August 7, 2018 report
Researchers spot an inside-out planetary nebula
An international team of researchers has discovered what they describe as an inside-out planetary nebula—a planetary nebula with surroundings that are the opposite of what normally occurs. In their paper published in the journal Nature Astronomy, the group describes their find and offer possible explanations for its existence.
The researchers note that normally, stars on the smaller side, like the sun, tend to eject a mixture of gas and dust when they get old. This material forms a cloud of electrically charged material. Such cloud-shrouded stars are known as planetary nebula. The researchers note that nebula clouds usually have a layered form—the closest layer is generally made up of heavily ionized helium; the next closest contains less-ionized oxygen, and the outermost region is usually made up of a mix of barely ionized oxygen and nitrogen. But now, the team has found something different—a nebula with a cloud of gas and dust that is the opposite of the norm. The gas in the outermost layer is more heavily ionized than that closest to the star—it is inside out.
The researchers note that prior to their finding, it was believed that such nebula did not exist—there would be no way for them to form. But now that they have found one, they have come up with a possible explanation. They believe it is possible that as the star aged, shrinking down to a white dwarf, it had a last gasp of sorts—an explosion that sent a shock wave through the cloud, ionizing the gasses in the outermost region. The shock wave would have had to cool though, before it could ionize the gases it encountered, which explains why those in the inner layers were not more impacted. The team also reports that they went back and looked at historical records of the star and found that it had dimmed considerably over the past 46 years. They suggest this might be evidence of the nebula existing in the middle of the period when its constituent gases were still reacting to the rapid dimming of the star. They note that if their theory is correct, astronomers should see the star become less obscured in the coming years as the dust disperses.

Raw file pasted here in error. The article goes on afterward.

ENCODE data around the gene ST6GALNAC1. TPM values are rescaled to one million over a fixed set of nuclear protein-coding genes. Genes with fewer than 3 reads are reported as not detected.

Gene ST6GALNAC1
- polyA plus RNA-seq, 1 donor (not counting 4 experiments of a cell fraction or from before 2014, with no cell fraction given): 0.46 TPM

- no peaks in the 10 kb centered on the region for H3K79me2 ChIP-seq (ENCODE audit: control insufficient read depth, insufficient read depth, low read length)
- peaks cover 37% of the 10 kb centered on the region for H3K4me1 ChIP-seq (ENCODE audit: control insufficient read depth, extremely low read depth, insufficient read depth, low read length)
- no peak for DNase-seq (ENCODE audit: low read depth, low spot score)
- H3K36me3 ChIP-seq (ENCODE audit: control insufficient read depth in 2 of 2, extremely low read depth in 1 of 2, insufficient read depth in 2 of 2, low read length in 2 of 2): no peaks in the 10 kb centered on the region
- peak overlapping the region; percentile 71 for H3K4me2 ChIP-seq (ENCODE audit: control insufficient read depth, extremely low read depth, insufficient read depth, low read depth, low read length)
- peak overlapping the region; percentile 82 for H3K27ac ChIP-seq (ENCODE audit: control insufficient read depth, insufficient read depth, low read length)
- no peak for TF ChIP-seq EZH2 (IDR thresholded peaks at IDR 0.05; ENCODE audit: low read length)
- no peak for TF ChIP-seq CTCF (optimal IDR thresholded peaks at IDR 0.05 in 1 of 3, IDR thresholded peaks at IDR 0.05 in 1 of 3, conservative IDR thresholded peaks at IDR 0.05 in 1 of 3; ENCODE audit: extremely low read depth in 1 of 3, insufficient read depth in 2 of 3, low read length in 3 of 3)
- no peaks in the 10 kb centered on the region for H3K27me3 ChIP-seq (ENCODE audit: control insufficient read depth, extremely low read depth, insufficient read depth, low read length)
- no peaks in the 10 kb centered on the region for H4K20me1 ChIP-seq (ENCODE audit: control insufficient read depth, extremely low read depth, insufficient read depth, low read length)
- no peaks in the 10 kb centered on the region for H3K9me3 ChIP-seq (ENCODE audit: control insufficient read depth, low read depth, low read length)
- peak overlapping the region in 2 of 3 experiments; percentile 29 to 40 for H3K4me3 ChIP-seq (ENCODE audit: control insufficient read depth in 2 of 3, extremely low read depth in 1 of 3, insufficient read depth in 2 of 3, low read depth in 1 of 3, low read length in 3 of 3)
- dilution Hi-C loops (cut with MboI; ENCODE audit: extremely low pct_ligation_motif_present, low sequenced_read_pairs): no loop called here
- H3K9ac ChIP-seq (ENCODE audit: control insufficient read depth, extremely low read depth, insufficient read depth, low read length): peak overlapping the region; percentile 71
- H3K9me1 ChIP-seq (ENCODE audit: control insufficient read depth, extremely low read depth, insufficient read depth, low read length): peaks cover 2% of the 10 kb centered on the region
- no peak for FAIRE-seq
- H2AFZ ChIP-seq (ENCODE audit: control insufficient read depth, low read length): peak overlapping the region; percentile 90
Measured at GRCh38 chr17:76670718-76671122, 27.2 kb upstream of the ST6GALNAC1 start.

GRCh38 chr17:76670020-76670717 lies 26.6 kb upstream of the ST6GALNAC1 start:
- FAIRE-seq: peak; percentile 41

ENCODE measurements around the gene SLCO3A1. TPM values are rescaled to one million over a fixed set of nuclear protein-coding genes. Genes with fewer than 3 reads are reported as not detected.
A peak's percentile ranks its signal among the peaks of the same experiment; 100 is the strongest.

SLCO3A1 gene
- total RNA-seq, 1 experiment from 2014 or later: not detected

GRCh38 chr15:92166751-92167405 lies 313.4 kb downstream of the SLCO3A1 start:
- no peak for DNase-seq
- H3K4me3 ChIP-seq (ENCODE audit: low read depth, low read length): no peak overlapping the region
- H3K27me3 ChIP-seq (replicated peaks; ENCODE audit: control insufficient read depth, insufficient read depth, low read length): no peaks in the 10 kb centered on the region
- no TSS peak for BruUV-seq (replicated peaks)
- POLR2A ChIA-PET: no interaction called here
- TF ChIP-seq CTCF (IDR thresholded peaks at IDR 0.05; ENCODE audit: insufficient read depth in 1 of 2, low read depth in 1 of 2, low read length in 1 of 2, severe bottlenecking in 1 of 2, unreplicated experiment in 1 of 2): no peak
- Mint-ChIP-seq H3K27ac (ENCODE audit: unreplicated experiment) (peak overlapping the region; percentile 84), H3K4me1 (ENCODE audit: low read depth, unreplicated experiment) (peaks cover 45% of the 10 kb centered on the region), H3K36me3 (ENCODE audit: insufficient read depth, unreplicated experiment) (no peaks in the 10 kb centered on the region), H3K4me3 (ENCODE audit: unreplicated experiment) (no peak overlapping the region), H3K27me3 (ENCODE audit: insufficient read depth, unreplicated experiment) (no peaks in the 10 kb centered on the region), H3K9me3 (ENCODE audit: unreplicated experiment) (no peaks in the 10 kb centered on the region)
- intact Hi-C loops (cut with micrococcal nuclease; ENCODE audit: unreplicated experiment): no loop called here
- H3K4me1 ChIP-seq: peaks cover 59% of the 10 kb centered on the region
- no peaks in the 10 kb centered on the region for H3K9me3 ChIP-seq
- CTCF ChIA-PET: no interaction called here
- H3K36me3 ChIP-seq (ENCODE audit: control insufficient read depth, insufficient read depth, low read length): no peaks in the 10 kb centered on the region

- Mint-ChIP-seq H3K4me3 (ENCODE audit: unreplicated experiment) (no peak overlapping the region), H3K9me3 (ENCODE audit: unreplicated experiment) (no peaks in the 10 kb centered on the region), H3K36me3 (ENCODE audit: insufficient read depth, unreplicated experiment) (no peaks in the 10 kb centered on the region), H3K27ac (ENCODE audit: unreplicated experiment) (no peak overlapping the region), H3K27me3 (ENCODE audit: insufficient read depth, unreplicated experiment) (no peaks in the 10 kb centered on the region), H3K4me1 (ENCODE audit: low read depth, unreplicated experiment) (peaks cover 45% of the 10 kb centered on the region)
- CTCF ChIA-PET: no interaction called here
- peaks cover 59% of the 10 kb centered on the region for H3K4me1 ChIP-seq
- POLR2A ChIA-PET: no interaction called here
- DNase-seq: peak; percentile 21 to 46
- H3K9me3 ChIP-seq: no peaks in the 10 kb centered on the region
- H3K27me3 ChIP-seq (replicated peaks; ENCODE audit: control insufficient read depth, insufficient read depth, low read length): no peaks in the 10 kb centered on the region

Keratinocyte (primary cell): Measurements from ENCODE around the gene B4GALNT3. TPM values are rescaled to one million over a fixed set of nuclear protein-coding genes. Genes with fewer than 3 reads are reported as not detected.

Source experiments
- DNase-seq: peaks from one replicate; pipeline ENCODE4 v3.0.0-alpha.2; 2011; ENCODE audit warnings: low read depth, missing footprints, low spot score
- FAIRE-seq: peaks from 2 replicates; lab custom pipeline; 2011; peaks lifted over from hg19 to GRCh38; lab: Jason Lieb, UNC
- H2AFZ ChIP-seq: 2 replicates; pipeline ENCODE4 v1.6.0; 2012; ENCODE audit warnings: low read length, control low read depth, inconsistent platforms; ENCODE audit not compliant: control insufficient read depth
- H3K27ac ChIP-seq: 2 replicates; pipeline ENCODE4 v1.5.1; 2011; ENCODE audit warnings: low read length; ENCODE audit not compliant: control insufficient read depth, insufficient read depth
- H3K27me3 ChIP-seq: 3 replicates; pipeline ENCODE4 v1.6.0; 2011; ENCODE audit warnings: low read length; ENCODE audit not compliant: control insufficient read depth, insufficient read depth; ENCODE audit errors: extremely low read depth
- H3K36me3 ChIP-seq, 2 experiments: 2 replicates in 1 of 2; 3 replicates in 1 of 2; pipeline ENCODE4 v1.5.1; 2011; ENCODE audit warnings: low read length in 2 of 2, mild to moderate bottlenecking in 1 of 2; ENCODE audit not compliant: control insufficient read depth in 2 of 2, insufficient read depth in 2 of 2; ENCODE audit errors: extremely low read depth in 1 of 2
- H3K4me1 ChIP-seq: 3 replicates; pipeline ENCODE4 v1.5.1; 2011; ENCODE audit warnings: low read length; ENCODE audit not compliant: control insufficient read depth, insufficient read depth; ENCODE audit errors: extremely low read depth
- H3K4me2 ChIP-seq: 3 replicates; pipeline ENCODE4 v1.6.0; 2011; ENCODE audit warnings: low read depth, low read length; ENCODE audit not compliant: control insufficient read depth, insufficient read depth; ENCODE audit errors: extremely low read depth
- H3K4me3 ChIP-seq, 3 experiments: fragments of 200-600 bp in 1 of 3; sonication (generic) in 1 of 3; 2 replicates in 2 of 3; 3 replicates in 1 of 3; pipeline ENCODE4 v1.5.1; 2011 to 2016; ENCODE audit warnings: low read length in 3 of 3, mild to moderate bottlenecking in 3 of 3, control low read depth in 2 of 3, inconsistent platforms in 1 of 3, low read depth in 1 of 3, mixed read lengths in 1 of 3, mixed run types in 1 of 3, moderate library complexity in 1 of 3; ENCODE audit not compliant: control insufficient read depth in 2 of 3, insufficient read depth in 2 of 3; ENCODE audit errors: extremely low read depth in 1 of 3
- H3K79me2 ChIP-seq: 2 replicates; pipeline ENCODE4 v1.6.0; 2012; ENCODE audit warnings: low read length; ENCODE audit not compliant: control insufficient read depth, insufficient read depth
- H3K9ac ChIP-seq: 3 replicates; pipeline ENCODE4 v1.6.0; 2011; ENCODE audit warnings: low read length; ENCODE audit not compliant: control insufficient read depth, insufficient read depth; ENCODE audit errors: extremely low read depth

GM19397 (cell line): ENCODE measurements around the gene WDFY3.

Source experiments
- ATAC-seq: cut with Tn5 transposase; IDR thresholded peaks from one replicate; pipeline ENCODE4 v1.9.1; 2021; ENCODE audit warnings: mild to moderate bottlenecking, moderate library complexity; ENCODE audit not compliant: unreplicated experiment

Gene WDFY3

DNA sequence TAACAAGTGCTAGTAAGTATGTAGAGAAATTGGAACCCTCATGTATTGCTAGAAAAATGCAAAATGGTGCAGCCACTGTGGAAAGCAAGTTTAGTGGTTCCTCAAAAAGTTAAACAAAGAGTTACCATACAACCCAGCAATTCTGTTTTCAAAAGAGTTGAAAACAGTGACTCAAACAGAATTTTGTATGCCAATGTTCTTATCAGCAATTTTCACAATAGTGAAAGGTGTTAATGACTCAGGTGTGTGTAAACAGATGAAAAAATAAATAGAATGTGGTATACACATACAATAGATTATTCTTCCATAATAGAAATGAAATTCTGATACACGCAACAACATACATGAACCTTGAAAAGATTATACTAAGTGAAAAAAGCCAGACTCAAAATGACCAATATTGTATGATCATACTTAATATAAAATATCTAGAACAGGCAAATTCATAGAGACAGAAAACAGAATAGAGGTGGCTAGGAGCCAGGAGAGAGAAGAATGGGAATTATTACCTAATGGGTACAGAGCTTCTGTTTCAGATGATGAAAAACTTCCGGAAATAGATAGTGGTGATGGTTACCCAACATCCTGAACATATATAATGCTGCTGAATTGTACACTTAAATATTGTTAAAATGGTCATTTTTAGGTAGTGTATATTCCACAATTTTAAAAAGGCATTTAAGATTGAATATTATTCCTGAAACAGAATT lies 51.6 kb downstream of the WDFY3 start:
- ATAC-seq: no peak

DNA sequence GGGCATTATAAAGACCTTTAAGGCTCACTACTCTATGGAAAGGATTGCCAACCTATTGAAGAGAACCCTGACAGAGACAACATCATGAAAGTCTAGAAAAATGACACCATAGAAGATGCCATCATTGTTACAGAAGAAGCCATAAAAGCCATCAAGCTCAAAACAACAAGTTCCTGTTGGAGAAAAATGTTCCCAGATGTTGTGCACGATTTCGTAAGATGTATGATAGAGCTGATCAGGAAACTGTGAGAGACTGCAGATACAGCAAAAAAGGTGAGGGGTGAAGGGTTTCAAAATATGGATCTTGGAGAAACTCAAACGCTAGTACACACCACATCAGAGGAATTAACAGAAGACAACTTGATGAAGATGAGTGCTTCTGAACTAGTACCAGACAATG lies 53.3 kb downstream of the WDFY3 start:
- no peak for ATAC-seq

Planetary nebulae are ionized clouds of gas formed by the hydrogen-rich envelopes of low- and intermediate-mass stars ejected at late evolutionary stages. The strong UV flux from their central stars causes a highly stratified ionization structure, with species of higher ionization potential closer to the star. Here, we report on the exceptional case of HuBi 1, a double-shell planetary nebula whose inner shell presents emission from low-ionization species close to the star and emission from high-ionization species farther away. Spectral analysis demonstrates that the inner shell of HuBi 1 is excited by shocks, whereas its outer shell is recombining. The anomalous excitation of these shells can be traced to its low-temperature [WC10] central star whose optical brightness has declined continuously by 10 magnitudes in a period of 46 years. Evolutionary models reveal that this star is the descendant of a low-mass star (≃1.1 M⊙) that has experienced a 'born-again' event1 whose ejecta shock-excite the inner shell. HuBi 1 represents the missing link in the formation of metal-rich central stars of planetary nebulae from low-mass progenitors, offering unique insight regarding the future evolution of the born-again Sakurai's object2. Coming from a solar-mass progenitor, HuBi 1 represents a potential end-state for our Sun.
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